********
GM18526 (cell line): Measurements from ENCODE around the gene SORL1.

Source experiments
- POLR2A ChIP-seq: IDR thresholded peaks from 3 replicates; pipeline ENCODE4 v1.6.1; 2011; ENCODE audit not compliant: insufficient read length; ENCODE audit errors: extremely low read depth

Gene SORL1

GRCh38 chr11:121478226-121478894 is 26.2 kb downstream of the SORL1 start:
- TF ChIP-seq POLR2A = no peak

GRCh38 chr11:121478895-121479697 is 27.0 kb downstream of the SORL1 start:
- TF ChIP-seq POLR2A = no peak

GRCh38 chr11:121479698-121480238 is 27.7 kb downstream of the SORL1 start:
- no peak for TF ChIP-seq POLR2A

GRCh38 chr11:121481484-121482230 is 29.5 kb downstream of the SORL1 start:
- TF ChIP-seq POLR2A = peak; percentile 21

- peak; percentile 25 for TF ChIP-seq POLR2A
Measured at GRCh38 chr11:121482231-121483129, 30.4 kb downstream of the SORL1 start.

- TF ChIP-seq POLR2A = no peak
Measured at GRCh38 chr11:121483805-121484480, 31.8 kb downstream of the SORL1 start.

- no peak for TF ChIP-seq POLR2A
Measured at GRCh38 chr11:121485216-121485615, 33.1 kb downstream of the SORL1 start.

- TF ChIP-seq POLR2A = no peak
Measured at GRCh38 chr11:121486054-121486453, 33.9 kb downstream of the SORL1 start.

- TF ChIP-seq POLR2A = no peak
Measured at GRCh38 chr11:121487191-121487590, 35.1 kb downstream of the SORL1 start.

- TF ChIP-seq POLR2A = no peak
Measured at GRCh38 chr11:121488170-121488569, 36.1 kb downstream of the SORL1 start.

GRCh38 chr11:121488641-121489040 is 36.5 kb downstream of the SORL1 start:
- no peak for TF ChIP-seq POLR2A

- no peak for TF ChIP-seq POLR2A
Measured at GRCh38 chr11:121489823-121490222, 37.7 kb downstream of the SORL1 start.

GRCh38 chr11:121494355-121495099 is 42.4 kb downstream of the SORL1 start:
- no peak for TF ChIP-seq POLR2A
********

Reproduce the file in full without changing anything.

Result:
GM18526 (cell line): Measurements from ENCODE around the gene SORL1.

Source experiments
- POLR2A ChIP-seq: IDR thresholded peaks from 3 replicates; pipeline ENCODE4 v1.6.1; 2011; ENCODE audit not compliant: insufficient read length; ENCODE audit errors: extremely low read depth

Gene SORL1

GRCh38 chr11:121478226-121478894 is 26.2 kb downstream of the SORL1 start:
- TF ChIP-seq POLR2A = no peak

GRCh38 chr11:121478895-121479697 is 27.0 kb downstream of the SORL1 start:
- TF ChIP-seq POLR2A = no peak

GRCh38 chr11:121479698-121480238 is 27.7 kb downstream of the SORL1 start:
- no peak for TF ChIP-seq POLR2A

GRCh38 chr11:121481484-121482230 is 29.5 kb downstream of the SORL1 start:
- TF ChIP-seq POLR2A = peak; percentile 21

- peak; percentile 25 for TF ChIP-seq POLR2A
Measured at GRCh38 chr11:121482231-121483129, 30.4 kb downstream of the SORL1 start.

- TF ChIP-seq POLR2A = no peak
Measured at GRCh38 chr11:121483805-121484480, 31.8 kb downstream of the SORL1 start.

- no peak for TF ChIP-seq POLR2A
Measured at GRCh38 chr11:121485216-121485615, 33.1 kb downstream of the SORL1 start.

- TF ChIP-seq POLR2A = no peak
Measured at GRCh38 chr11:121486054-121486453, 33.9 kb downstream of the SORL1 start.

- TF ChIP-seq POLR2A = no peak
Measured at GRCh38 chr11:121487191-121487590, 35.1 kb downstream of the SORL1 start.

- TF ChIP-seq POLR2A = no peak
Measured at GRCh38 chr11:121488170-121488569, 36.1 kb downstream of the SORL1 start.

GRCh38 chr11:121488641-121489040 is 36.5 kb downstream of the SORL1 start:
- no peak for TF ChIP-seq POLR2A

- no peak for TF ChIP-seq POLR2A
Measured at GRCh38 chr11:121489823-121490222, 37.7 kb downstream of the SORL1 start.

GRCh38 chr11:121494355-121495099 is 42.4 kb downstream of the SORL1 start:
- no peak for TF ChIP-seq POLR2A